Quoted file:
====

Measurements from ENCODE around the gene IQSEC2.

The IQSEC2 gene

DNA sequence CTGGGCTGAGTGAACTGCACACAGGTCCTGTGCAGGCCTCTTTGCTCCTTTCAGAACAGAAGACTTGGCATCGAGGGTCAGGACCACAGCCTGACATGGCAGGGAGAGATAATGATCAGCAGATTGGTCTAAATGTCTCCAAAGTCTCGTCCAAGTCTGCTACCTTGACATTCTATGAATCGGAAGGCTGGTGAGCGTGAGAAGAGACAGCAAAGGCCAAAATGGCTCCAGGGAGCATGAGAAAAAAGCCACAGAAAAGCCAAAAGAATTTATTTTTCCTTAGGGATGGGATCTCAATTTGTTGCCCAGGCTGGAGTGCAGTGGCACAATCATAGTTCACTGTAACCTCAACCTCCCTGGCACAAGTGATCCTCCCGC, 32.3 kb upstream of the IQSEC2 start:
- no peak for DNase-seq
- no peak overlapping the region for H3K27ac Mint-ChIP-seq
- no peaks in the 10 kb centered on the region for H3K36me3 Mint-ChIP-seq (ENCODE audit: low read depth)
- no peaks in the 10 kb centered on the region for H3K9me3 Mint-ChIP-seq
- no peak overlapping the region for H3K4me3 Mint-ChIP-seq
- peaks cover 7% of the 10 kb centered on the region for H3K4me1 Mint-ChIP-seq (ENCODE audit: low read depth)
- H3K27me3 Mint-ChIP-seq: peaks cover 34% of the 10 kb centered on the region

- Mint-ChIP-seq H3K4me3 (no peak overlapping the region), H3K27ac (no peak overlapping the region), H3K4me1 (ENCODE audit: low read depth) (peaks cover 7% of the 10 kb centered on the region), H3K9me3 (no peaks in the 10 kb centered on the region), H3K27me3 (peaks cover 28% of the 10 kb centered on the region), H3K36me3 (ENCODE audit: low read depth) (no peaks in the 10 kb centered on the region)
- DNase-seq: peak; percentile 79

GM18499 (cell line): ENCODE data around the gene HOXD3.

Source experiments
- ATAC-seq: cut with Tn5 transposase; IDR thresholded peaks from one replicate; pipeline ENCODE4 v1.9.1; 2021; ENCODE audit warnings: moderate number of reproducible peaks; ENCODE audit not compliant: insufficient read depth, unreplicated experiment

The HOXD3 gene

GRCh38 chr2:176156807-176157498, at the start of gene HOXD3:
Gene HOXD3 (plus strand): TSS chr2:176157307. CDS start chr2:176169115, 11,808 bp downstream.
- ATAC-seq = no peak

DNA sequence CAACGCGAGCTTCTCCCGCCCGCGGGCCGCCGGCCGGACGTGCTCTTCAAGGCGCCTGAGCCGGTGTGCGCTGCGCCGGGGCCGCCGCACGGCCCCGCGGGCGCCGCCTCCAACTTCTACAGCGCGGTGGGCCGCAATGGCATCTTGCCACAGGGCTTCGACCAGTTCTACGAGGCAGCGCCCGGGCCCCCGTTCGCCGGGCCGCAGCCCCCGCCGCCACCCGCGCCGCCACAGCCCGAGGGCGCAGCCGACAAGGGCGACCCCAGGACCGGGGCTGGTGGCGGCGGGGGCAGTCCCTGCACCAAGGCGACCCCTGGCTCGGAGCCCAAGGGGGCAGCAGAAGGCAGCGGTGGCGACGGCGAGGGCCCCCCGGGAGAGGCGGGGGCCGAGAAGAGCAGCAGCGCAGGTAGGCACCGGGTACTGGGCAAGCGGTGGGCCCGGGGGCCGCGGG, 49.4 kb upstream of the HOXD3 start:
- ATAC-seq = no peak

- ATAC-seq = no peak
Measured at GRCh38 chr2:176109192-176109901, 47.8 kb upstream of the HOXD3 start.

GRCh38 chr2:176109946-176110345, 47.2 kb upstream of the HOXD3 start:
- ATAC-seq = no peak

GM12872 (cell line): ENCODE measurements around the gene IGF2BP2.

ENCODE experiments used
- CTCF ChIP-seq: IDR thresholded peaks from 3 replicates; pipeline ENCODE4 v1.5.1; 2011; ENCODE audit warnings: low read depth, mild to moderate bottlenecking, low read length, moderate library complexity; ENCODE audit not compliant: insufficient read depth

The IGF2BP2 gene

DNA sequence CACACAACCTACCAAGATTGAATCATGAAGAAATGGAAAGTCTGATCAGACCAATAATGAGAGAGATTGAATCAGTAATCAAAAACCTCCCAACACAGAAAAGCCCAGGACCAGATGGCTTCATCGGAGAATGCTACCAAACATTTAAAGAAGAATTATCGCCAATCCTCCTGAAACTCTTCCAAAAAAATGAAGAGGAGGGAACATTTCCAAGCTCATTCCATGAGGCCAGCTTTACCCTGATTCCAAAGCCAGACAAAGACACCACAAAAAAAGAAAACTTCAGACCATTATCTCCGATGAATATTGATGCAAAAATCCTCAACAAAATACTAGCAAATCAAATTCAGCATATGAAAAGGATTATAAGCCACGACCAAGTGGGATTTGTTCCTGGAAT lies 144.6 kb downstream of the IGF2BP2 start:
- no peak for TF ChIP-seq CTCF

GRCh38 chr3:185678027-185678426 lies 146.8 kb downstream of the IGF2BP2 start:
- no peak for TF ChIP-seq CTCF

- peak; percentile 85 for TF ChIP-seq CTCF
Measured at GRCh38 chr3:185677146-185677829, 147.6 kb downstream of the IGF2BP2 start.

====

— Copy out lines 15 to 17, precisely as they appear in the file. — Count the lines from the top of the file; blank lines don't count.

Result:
- ATAC-seq: cut with Tn5 transposase; IDR thresholded peaks from one replicate; pipeline ENCODE4 v1.9.1; 2021; ENCODE audit warnings: moderate number of reproducible peaks; ENCODE audit not compliant: insufficient read depth, unreplicated experiment

The HOXD3 gene

GRCh38 chr2:176156807-176157498, at the start of gene HOXD3: